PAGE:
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Strategic Leadership for Health System Transformation W. Henry Mosley.

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Presentation on theme: "Strategic Leadership for Health System Transformation W. Henry Mosley."— Presentation transcript:

1 Strategic Leadership for Health System Transformation W. Henry Mosley

2 Where do leaders operate? Beyond Imagination That’s Impossible Looks Difficult Easy to do

3 What is difficult? Impossible? Beyond imagination?

4 Our best thinking got us here. The problems that we face cannot be solved by the same level of thinking that created them. Albert Einstein

5 The Present Health System Is Perfectly Designed to Produce the Present Results If we want the same results, let us keep the present system!

6 If We Want New Results, We Need to Redesign Our Health Production System

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8 Relationship between income and malnutrition

9 The “disconnect” between income and malnutrition Alternatively, Malnutrition “falls” independent of “rises” in income (among the lowest income countries)

10 Interest groups Policymakers, planners Managers, providers Communities, households MIS Evaluations Research, pilot projects Leadership the old way The “Blueprint” Strategy Health Project Blueprints

11 Mental Models Sustaining the Blueprint Strategy Highly placed professionals have sufficient knowledge to prescribe interventions that will work in any social context Knowledge from “evidence-based” intervention research done in specific contexts have universal applicability Knowledge from “evidence-based” intervention research done in specific contexts have universal applicability Time-limited, pre-designed, inflexible projects are the best means of introducing innovative health interventions in any setting

12 Mental Models Sustaining the Blueprint Strategy (c ontinued) The institutions, personnel and services of National Ministries of Health constitute the “health system” of a country Short-term material investments and focused technical assistance to the MOH will produce sustainable improvements in a country’s health Using outside “experts” to gather, analyze, interpret and publish data is an effective means of gaining an understanding of the realities in the field

13 Interest groups Policymakers, planners Managers, providers Communities, households MIS Evaluations Research, pilot projects The “Blueprint” Strategy A fundamental flaw Health LearningAction Project Blueprints Disconnects learning from action

14 Social Consequences of Blueprint Projects No (or limited) learning by the front-line health workers – who are the members of the households and communities where the action is taking place No (or limited) learning by the front-line health workers – who are the members of the households and communities where the action is taking place Therefore, no fundamental changes in behaviors and no sustainability after the project is completed Evidence – Look at the health disparities among developing countries and the inequities within countries after 50 years of top down projects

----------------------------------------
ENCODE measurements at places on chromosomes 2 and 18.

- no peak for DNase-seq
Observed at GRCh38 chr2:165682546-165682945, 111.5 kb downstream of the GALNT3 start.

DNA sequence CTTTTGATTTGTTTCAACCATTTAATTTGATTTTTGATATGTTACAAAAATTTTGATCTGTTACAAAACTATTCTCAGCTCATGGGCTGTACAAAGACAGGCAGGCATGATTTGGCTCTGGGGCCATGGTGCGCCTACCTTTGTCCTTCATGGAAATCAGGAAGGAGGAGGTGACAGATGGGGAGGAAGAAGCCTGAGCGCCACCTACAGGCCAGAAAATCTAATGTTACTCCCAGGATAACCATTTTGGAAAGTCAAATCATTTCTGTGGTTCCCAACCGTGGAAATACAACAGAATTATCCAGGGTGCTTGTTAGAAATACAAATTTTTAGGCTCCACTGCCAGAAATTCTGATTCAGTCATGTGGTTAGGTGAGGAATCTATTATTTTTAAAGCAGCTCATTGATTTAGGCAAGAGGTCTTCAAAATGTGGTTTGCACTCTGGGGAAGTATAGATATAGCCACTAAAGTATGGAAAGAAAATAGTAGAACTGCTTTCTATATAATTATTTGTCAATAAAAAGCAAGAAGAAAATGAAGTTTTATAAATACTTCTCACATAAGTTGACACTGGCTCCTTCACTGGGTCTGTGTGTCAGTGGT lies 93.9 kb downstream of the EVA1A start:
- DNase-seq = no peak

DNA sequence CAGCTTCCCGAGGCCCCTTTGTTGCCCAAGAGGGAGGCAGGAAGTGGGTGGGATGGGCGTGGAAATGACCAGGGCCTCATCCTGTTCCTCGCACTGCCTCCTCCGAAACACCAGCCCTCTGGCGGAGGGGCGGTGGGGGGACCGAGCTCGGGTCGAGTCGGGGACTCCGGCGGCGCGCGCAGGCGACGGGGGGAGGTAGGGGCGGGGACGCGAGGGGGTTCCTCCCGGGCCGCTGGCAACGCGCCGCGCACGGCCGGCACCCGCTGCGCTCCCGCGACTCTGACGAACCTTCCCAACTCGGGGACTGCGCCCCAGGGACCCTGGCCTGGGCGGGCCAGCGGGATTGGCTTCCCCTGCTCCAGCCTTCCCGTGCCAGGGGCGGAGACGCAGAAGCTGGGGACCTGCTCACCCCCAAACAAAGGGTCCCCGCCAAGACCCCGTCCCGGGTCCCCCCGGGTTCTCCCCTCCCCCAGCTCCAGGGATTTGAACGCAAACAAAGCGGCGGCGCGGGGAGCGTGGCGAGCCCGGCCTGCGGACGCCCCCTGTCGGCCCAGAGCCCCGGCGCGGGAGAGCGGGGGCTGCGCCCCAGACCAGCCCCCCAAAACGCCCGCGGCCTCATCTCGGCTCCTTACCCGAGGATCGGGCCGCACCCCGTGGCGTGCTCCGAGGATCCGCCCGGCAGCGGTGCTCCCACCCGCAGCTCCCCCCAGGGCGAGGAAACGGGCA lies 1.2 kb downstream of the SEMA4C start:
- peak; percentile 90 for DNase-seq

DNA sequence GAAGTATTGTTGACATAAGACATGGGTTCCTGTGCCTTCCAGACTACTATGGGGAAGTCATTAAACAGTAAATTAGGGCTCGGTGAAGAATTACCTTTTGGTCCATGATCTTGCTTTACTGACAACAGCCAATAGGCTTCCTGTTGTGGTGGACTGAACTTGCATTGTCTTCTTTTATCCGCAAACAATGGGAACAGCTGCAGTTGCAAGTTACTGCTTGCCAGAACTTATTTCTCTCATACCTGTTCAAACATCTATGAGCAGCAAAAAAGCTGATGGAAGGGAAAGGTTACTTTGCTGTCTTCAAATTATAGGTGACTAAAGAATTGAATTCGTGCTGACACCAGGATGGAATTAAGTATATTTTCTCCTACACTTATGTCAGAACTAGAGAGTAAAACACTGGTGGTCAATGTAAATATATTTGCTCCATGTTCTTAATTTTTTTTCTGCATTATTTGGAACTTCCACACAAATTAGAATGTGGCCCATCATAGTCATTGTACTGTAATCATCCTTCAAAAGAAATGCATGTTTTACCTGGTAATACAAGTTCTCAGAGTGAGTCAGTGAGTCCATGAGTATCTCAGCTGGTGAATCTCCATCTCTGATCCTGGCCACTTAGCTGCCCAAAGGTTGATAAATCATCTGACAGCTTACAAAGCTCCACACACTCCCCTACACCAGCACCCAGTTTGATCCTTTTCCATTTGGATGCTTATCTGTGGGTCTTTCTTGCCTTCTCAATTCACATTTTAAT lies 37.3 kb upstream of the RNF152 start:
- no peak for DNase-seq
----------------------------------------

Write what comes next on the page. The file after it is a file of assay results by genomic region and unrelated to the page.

15 Donor Aid in Developing Countries Too Often Produces Little Sustainable Benefits The twin tragedies of global poverty 1 So many people in developing countries are seemingly fated to live horribly stunted lives and die such early deaths After 50 years and more than $2.3 trillion in aid from the West, there is shockingly little to show for it. 1 Paraphrased from: William Easterly, The White Man’s Burden. Why the West’s efforts to aid the rest have done so much ill and so little good. Penguin Press, NY, 2006

16 So what do we need to change? Ourselves first – We need to: Break down the walls between all our formal institutions and learn to communicate with each other Engage the people from the community and all sectors of government in a learning process to deepen our understanding of the realities of human development

17 To change the way we act, we must first change the way we think A first step is to change our “Mental Model” of what constitutes the “health system” of a country

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19 You are the Minister of Agriculture. You are asked by a reporter from CNN to describe the agricultural system in your country. What is your answer? Do You Really Know What Are the Production Systems of Your Country?

20 Mental Models Define Our “Reality” and Pre-determine the Choices We Make and the Actions We Take Mental Models Define Our “Reality” and Pre-determine the Choices We Make and the Actions We Take Who “produces crops” in your mental model of the agricultural system? How does your answer determine the roles and functions of the Ministry of Agriculture?

21 You are the Minister of Health. You are asked by a reporter from CNN to describe the health system in your country. You are the Minister of Health. You are asked by a reporter from CNN to describe the health system in your country. What is your answer? Do You Really Know What Are the Production Systems of Your Country?